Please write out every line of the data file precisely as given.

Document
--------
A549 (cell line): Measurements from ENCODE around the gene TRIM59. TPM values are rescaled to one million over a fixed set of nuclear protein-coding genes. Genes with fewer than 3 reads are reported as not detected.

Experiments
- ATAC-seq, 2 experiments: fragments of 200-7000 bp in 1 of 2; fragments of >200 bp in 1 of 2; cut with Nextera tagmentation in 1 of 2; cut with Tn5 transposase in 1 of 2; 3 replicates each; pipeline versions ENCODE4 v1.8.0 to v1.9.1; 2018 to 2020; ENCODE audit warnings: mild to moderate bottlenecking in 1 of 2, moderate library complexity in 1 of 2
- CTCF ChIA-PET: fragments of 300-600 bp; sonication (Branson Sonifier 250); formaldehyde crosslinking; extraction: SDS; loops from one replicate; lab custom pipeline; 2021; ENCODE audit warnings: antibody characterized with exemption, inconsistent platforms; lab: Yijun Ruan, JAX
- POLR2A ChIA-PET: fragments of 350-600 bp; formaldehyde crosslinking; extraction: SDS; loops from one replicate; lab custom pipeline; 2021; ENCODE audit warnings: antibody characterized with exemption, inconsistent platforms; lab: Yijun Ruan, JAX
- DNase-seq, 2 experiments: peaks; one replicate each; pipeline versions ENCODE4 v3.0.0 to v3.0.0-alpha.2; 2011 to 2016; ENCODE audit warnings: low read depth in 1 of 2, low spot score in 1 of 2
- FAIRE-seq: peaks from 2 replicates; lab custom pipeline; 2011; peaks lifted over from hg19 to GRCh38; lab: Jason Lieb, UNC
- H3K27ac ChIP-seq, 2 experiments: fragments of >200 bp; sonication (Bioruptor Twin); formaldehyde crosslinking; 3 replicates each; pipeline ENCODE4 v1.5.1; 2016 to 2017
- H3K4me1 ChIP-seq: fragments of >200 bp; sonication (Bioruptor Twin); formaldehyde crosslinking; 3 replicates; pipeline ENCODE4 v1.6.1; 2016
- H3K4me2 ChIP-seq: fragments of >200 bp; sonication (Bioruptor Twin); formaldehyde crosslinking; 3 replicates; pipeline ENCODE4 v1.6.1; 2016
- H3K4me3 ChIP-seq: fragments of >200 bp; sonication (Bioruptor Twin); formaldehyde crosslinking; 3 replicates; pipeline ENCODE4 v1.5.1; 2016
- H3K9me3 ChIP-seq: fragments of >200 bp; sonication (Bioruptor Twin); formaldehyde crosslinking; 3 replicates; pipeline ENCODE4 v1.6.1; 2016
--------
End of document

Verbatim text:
A549 (cell line): Measurements from ENCODE around the gene TRIM59. TPM values are rescaled to one million over a fixed set of nuclear protein-coding genes. Genes with fewer than 3 reads are reported as not detected.

Experiments
- ATAC-seq, 2 experiments: fragments of 200-7000 bp in 1 of 2; fragments of >200 bp in 1 of 2; cut with Nextera tagmentation in 1 of 2; cut with Tn5 transposase in 1 of 2; 3 replicates each; pipeline versions ENCODE4 v1.8.0 to v1.9.1; 2018 to 2020; ENCODE audit warnings: mild to moderate bottlenecking in 1 of 2, moderate library complexity in 1 of 2
- CTCF ChIA-PET: fragments of 300-600 bp; sonication (Branson Sonifier 250); formaldehyde crosslinking; extraction: SDS; loops from one replicate; lab custom pipeline; 2021; ENCODE audit warnings: antibody characterized with exemption, inconsistent platforms; lab: Yijun Ruan, JAX
- POLR2A ChIA-PET: fragments of 350-600 bp; formaldehyde crosslinking; extraction: SDS; loops from one replicate; lab custom pipeline; 2021; ENCODE audit warnings: antibody characterized with exemption, inconsistent platforms; lab: Yijun Ruan, JAX
- DNase-seq, 2 experiments: peaks; one replicate each; pipeline versions ENCODE4 v3.0.0 to v3.0.0-alpha.2; 2011 to 2016; ENCODE audit warnings: low read depth in 1 of 2, low spot score in 1 of 2
- FAIRE-seq: peaks from 2 replicates; lab custom pipeline; 2011; peaks lifted over from hg19 to GRCh38; lab: Jason Lieb, UNC
- H3K27ac ChIP-seq, 2 experiments: fragments of >200 bp; sonication (Bioruptor Twin); formaldehyde crosslinking; 3 replicates each; pipeline ENCODE4 v1.5.1; 2016 to 2017
- H3K4me1 ChIP-seq: fragments of >200 bp; sonication (Bioruptor Twin); formaldehyde crosslinking; 3 replicates; pipeline ENCODE4 v1.6.1; 2016
- H3K4me2 ChIP-seq: fragments of >200 bp; sonication (Bioruptor Twin); formaldehyde crosslinking; 3 replicates; pipeline ENCODE4 v1.6.1; 2016
- H3K4me3 ChIP-seq: fragments of >200 bp; sonication (Bioruptor Twin); formaldehyde crosslinking; 3 replicates; pipeline ENCODE4 v1.5.1; 2016
- H3K9me3 ChIP-seq: fragments of >200 bp; sonication (Bioruptor Twin); formaldehyde crosslinking; 3 replicates; pipeline ENCODE4 v1.6.1; 2016